Perhaps you have slotted your change in the donation boxes at Aeon stores, or perhaps you have never noticed them.
But Malaysians are certainly a generous lot and they dropped in an average of RM25,000 of their spare change in these donation boxes every month.
“In the current economic situation, the fund for charity has dropped slightly but the public is still generous,” said Malaysian Aeon Foundation (MAF)’s vice-president Shinobu Washizawa.
To date, the foundation has collected RM16mil. It also raises about RM2.5mil annually.
“We want to contribute to the prosperity of the local community. Children are the treasure of the country and local community. We donate to schools, support education and give medical support to handicapped children,” said Washizawa.
The Malaysian Aeon Foundation started with a one-off charity event in 1999. With its success, Aeon set up With All Our Hearts Charity Fund two years later but officially launched it in 2004 as the Malaysian Jusco Foundation with the tagline, With All Our Heart, in conjunction with Aeon’s 20th Anniversary celebration.
In 2010, it was renamed the Malaysian Aeon Foundation, following the rebranding of Jusco to Aeon in Malaysia.
MAF is an entity that runs charity events and community services under the Aeon group, focusing on education, improving living environment and medical care.
“We also raise funds to support disaster victims. Our fundraising efforts are not just by our company but we also involve our customers and suppliers,” added Washizawa.
MAF’s initiatives are in line with the Aeon Group’s principle of pursuing peace, which means respecting human dignity and valuing personal relationships.
The group is rooted in local community life and dedicated to making a continuing contribution to the community.
“We want to build a good relationship with the local community. We want to contribute to them and maintain a peaceful society,” said Washizawa.
Aeon group has 300 subsidiary companies in Japan, China and South-East Asia.
“In Japan, our businesses include retail, financial services for shopping centre development, drug stores and pharmacies, and service and specialty stores,” said Washizawa.
Aeon helps relieve financial burdens of underprivileged individuals, families and non-profit organisations, in line with its goal of helping those in need. Its companies have different methods to generate funds for charity.
In Japan, every Aeon company contributes 1% of their profit to charity. In Malaysia, Aeon helps to collect public funds for charity, explains Washizawa.
They have raised funds through charity events like Charity Golf Tournament, MAF Charity Gala Dinner, business partner donation and collection boxes from Aeon Mall, Aeon stores and Aeon Big outlets, as well as online donation.
The foundation has identified “key pillars” to channel donations collected; they are education, medical and living environment.
The foundation’s activities range from inviting single mothers and children to experience a fun shopping day out at Aeon malls to disaster relief operations such as helping families rebuild their homes to giving aid to the orang asli.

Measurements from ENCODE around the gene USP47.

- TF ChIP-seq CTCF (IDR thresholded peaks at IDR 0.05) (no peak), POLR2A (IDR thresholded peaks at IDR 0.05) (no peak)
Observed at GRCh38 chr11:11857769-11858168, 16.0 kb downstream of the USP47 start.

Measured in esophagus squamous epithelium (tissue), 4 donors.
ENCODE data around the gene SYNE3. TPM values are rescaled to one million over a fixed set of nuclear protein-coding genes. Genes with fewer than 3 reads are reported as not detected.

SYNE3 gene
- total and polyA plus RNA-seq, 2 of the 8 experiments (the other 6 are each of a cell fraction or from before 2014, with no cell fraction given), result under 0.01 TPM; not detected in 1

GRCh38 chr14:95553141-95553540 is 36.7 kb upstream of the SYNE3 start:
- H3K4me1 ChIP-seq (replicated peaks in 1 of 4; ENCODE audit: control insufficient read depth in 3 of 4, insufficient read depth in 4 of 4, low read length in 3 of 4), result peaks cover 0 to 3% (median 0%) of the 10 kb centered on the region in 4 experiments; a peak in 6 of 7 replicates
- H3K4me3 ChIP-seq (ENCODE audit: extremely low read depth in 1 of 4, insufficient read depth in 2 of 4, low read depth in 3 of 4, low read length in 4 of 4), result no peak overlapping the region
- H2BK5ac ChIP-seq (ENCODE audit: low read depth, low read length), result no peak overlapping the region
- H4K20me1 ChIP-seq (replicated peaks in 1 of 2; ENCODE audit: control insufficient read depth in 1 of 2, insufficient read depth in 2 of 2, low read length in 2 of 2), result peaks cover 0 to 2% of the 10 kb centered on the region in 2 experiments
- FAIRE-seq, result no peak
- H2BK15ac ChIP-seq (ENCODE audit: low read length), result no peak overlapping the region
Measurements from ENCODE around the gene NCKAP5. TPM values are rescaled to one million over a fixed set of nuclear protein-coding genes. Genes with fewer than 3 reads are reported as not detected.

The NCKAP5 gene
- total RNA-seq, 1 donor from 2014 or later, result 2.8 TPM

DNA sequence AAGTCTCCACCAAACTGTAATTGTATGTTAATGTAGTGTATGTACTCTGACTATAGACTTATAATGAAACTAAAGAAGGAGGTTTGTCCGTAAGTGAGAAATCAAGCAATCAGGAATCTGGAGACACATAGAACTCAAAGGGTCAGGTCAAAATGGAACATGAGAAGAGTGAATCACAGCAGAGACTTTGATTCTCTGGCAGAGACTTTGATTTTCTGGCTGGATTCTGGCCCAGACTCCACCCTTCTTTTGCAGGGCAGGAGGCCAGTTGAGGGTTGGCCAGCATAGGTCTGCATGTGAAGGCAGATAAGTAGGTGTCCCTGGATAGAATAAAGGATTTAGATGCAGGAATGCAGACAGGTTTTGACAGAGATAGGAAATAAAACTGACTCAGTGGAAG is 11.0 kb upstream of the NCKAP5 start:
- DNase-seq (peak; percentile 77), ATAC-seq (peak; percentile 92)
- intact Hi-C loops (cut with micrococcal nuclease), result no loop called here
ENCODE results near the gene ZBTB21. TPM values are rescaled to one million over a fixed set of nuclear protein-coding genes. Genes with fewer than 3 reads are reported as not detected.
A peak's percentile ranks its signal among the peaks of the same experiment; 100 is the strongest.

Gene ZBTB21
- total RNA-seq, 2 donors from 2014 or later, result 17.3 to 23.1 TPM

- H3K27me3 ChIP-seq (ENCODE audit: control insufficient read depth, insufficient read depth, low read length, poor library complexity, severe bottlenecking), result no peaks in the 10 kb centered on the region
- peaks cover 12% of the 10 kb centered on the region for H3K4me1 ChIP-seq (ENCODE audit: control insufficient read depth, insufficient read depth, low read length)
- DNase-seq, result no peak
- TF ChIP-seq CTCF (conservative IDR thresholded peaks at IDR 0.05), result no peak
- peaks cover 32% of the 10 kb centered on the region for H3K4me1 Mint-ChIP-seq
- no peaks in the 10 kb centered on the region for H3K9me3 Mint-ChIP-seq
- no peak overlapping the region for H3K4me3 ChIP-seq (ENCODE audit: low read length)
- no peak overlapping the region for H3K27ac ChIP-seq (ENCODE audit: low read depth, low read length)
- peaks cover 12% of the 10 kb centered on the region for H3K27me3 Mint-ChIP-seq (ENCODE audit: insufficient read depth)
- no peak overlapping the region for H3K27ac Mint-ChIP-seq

The foundation works with the Education Ministry on its BEST (which stands for Basic Education Support) Project which provides basic educational needs to schoolchildren in selected schools nationwide.
It believes that transforming the school environment (with clean and decent decor and appropriate learning tools) can improve students’ participation and concentration in class and create a conducive learning space.
MAF has invested RM1.3mil on this programme, benefitting 14 schools since it was introduced in 2012.
The project involved the refurbishment and repair of school facilities including construction of a multipurpose court, restoration of faulty electrical system, upgrading of libraries and computer room, and purchase of equipment and furniture for a room dedicated to special needs children.
To help those in need of medical assistance, MAF’s initiatives include supporting medical operation, cochlear implant operation, donation of oxygen concentrators, food supplements and daily medical needs, as well as providing physio and occupational therapies.
The foundation’s latest project is the Light up Lives project for the orang asli in Kampung Rako Baru, Cameron Highlands, Pahang.
Some RM100,000 was spent to build and install 60 solar panel lights in the village in March this year. A group of 38 volunteers, including Aeon staff and university students, helped to build and install the lights in the village. They also distributed groceries to 40 families.
Washizawa is glad that “customers are cooperative and supportive” of the foundation’s charity activities and events.
He said: “We have reached out to countless cases (of people in need) and have seen positive results from assistance given. We strongly believe in enriching and improving the living conditions of the underprivileged communities in Malaysia and have also taken a step to improving the lives of the orang asli community. It is a small step but definitely a beginning for us.”